Use of a supraglottic airway (SGA) was associated with improved survival with a good neurological outcome.
Why does this matter?
Prior studies have shown conflicting results with the use of a SGA in arrest. One suggested that compared with endotracheal intubation, patients with a SGA fared worse. Now this study shows it was associated with a big improvement. It’s hard to know how this fits in the broader picture.
It’s great to be a SGA…
This was a retrospective study of data that was originally prospectively collected. This final tally included 254 people with a cardiac cause of arrest, ROSC, admitted to the ICU. They found after adjusting for other confounders that patients who had a SGA had an OR for neurologically intact survival of 7.9, which is impressive. But only 37 people had survival with good neurological outcome, so the total numbers with a better outcome were small: 12/37 (32.4%) vs 39/217 (18%) – with SGA vs. without SGA, respectively. Given the retrospective nature, it is hard to get too excited about these results. Maybe placement of an SGA was a marker of superior care overall and higher quality CPR. We just don’t know. It seems, on the basis of high quality data, that it is most important to focus on chest compressions and CPR quality and focus less on an advanced airway. But take this for what it’s worth – at the very least, a SGA did not appear harmful and may have been a benefit to neurologically intact survival in arrest.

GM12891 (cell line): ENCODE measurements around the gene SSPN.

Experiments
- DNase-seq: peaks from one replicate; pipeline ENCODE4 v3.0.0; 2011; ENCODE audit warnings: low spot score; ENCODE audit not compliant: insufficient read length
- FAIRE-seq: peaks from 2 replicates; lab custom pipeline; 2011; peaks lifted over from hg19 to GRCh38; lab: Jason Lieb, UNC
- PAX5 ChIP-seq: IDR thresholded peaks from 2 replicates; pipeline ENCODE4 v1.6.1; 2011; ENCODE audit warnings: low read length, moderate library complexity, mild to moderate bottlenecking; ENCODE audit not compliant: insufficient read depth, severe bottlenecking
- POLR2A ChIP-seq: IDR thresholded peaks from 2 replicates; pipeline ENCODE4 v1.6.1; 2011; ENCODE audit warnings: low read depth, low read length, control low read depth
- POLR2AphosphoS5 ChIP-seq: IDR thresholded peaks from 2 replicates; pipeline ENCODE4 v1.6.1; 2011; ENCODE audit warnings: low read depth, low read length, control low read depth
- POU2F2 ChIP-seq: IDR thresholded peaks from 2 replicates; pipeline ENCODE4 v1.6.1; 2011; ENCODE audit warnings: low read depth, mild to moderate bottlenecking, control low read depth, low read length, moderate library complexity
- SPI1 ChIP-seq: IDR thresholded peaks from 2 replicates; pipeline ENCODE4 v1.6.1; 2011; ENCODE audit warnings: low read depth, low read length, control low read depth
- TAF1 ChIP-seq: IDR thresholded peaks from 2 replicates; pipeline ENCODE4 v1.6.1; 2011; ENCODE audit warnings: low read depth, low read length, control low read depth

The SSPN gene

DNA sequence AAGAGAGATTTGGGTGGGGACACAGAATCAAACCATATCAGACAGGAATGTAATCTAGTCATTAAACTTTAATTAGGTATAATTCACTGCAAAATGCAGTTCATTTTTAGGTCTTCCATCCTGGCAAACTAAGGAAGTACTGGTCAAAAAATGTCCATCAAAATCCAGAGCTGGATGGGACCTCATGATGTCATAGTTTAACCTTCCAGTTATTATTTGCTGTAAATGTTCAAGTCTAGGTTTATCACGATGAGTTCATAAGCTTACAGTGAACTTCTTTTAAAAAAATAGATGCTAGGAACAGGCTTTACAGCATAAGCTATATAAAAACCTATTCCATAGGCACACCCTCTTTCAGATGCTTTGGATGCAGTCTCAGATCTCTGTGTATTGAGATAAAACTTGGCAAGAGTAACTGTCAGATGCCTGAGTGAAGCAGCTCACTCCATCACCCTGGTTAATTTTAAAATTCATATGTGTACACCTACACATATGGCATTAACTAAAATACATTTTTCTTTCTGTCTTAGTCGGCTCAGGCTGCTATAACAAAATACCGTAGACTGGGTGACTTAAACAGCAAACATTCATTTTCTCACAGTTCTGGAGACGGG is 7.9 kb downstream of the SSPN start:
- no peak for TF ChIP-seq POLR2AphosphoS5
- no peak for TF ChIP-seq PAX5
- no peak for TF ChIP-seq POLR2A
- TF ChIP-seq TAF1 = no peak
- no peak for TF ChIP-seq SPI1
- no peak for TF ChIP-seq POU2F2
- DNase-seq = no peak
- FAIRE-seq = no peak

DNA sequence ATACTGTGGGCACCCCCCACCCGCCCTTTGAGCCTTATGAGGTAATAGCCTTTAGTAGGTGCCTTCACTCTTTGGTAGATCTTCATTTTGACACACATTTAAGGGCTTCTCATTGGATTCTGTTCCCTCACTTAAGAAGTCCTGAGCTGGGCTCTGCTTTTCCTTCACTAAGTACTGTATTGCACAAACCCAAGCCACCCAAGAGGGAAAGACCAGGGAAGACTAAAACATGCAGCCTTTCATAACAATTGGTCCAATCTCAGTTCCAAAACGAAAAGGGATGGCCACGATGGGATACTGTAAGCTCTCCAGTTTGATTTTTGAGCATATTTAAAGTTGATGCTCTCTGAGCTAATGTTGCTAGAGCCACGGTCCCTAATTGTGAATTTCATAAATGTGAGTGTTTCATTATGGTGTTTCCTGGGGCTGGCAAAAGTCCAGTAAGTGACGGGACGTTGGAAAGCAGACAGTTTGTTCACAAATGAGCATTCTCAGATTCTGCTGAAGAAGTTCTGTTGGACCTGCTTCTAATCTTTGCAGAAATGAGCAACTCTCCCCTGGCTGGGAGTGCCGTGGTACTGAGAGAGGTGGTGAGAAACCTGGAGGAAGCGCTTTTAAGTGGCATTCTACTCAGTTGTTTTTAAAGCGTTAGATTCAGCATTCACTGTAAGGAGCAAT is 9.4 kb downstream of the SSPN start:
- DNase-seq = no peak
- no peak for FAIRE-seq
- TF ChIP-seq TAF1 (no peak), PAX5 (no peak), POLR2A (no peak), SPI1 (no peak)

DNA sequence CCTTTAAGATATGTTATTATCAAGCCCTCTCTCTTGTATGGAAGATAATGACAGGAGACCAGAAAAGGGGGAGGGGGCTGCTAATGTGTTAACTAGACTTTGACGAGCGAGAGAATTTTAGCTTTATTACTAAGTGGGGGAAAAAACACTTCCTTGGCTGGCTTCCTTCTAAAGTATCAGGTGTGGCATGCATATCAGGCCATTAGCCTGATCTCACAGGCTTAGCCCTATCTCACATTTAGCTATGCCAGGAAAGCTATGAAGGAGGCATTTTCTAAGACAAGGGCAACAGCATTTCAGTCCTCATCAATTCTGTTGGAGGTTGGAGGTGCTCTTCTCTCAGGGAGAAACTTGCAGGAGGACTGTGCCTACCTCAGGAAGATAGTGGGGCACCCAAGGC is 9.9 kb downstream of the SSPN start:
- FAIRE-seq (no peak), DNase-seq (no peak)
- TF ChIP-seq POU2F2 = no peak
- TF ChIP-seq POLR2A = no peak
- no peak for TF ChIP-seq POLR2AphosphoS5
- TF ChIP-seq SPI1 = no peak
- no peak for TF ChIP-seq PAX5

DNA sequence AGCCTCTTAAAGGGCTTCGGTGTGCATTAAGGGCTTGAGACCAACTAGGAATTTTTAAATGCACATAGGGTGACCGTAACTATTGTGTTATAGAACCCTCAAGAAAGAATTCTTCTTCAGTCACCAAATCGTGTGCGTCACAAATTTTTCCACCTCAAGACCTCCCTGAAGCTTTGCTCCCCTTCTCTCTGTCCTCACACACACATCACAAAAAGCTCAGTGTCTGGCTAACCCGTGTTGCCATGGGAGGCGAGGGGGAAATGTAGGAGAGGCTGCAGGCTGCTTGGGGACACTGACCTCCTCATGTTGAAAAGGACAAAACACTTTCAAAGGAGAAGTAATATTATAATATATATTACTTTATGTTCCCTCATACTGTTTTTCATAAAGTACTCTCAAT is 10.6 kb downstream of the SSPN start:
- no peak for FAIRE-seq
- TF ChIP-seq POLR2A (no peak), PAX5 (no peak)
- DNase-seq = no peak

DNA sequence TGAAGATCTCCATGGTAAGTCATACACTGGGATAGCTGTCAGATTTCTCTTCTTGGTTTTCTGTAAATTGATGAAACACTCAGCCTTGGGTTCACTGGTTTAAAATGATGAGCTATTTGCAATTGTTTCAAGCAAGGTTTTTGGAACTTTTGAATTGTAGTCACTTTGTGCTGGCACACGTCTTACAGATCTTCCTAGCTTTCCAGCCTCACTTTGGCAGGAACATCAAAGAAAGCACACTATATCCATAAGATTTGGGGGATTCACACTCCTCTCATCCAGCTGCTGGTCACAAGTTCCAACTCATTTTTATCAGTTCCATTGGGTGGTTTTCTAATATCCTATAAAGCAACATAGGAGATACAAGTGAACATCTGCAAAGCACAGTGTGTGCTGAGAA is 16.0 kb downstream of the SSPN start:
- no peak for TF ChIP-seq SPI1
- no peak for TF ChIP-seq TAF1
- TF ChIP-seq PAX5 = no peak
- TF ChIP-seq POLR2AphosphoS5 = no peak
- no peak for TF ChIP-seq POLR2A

Pre-hospital Supraglottic Airway was Associated with Good Neurological Outcome in Cardiac Arrest Victims Especially Who Received Prolonged Cardiopulmonary Resuscitation. Acad Emerg Med. 2017 Sep 12. doi: 10.1111/acem.13309. [Epub ahead of print]
Taming the SRU has an excellent expose on ETT vs SGA in arrest.
Peer reviewed by Thomas Davis, MD